Sources Used:

Prose Glossaries:

–      Sans Cormaic (Cormac’s Glossary): It is thought to be written by Cormac mac Cuilennáin, a bishop and King of Munster who died in 908.  It appears in the Yellow Book of Lecan (14th century) and Book of Leinster (12th century).  It appears to be older than the manuscripts it is found in, it could be from the time of Cormac or a century or two after.

–      O’Mulconry’s Glossary: It appears in the Yellow Book of Lecan and it is thought to belong to at least the 13th or 14th century or even older.

–      O’Davoren’s Glossary: It appears in Egerton (18th century) and H.2.15 thought to date to the 16th century.

–      Michael O’Cleary’s Glossary: He was a member of one of the great literary families of medieval Ireland, and one of the “Four Masters”.

–      Séamus O’Bron’s Glossary: It is contained in Egerton, written in Cork in 18th century and its goal is to exhibit the vocabulary current among the Gaels of Alba.

–      Peter O’Connell’s Glossary: The author of this glossary died in 1810.

Metric Glossaries:

–      Forus Focal: It appears in 4 manuscripts, the oldest of which is the Book of Leinster.  It is attributed to John O’Duvegan but this is doubted.

–      Derbhshuir Glossary: This glossary is thought to be older than 1643.

–      Metric Glossary edited by Stokes: It was found in a fragmented copy of Egerton 90, it dated to before 1416 and it could even be older than 1300.

Myths and Lore:

–      The Lebor Gabála Érinn (The Book of the Takings of Ireland): A myth that talks about the pseudo-history of Ireland going back to before Noah’s Flood.

–      The Banshenchas: This is Lore that catalogues the important women in Irish mythology.  Funny enough they are catalogued via their husbands, brothers or fathers.

–      The Dindsenchas: This is the Lore of places.  It tells how places in Ireland got their names.

–      Cath Muige Tuired Cunga (The First Battle of Moytura): This is the story of the battle between the Tuatha De Danann and the Fir Bolg.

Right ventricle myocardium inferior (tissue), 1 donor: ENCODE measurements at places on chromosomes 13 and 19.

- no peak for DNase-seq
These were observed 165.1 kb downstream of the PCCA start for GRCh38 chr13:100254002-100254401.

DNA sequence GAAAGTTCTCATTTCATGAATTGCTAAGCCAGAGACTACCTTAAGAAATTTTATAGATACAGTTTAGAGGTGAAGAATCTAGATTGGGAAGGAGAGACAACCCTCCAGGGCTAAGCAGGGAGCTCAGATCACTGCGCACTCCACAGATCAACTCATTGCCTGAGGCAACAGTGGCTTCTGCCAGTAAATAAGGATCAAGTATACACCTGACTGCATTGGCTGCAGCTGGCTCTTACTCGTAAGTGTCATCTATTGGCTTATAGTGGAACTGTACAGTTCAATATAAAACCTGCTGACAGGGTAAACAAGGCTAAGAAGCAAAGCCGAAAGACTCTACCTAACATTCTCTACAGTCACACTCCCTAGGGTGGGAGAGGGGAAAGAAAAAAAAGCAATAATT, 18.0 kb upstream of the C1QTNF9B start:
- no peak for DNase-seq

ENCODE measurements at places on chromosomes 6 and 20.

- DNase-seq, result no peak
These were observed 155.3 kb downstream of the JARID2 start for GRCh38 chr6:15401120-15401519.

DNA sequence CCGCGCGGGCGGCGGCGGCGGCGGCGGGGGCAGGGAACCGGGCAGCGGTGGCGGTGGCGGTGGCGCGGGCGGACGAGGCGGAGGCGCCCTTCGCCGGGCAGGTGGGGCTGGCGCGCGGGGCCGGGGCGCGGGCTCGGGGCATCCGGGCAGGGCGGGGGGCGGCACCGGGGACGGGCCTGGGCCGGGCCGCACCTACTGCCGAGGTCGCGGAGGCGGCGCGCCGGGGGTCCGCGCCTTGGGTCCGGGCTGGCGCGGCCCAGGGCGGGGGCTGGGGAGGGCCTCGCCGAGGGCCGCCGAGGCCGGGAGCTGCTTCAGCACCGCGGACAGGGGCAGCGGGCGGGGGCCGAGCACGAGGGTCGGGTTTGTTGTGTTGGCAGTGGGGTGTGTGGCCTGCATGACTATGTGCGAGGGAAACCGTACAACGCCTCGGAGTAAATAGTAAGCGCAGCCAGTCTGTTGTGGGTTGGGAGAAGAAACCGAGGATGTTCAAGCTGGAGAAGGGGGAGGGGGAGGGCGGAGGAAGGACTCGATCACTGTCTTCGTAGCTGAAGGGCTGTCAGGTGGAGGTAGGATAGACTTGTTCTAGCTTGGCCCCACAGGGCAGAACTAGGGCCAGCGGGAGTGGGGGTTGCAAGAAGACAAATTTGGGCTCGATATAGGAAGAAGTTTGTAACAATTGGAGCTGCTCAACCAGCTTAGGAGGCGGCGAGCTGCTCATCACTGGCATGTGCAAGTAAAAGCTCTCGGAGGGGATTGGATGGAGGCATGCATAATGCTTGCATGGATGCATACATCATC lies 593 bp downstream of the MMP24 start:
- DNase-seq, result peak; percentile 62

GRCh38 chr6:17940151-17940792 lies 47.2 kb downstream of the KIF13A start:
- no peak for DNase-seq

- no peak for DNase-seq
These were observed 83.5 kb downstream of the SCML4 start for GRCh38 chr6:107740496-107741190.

–      Cath Muige Tuired (The Second Battle of Moytura): This is the story of the battle between the Tuatha De Danann and the Fomoire.

–      Táin Bó Cúailnge: The center piece of the Ulster Cycle.  Revolves around a cattle raid that Medb leads into Ulster, and Cú Chulainn, who single-handedly defends the province.

–      And many of the Ulster cycle myths.

Conclusions:

From reading all the texts and the analysis provided by the author of the dissertation, I got the following:

  1. An Morrígan appears as a single being or a class of beings, with different interchangeable names like Macha, Morrígan, Badb, Nemain, Fea and Danu or Anu.
  2. She is associated with death and woe.
  3. She can be a shape-shifter, she is known in the texts to shift into a cow, crow, raven, eel and wolf.
  4. Her areas of “expertise” are prophecy, incitement to war, direct assault either physically or magically, joy in the carnage of battle, she is capable of making so much noise that the enemy either dies of freight or runs away, and she proclaims victory.  She is also considered a satirist and a sorceress.

It should be noted that because of all of these things she is designated as a WAR GODDESS, because when taken as a whole everything we know about her from the myths and the lore corresponds to what Celtic martial practices were like, but that is not all she is.  She is also a sovereignty goddess as evidenced through some of her transactions in some of the myths.  She is a mother, though her children appear to be made up of either dangerous poisonous children or warriors that help her in combat.

In essence An Morrígan is a very complex goddess just like all the other Celtic deities that don’t quite fit into one specific mold.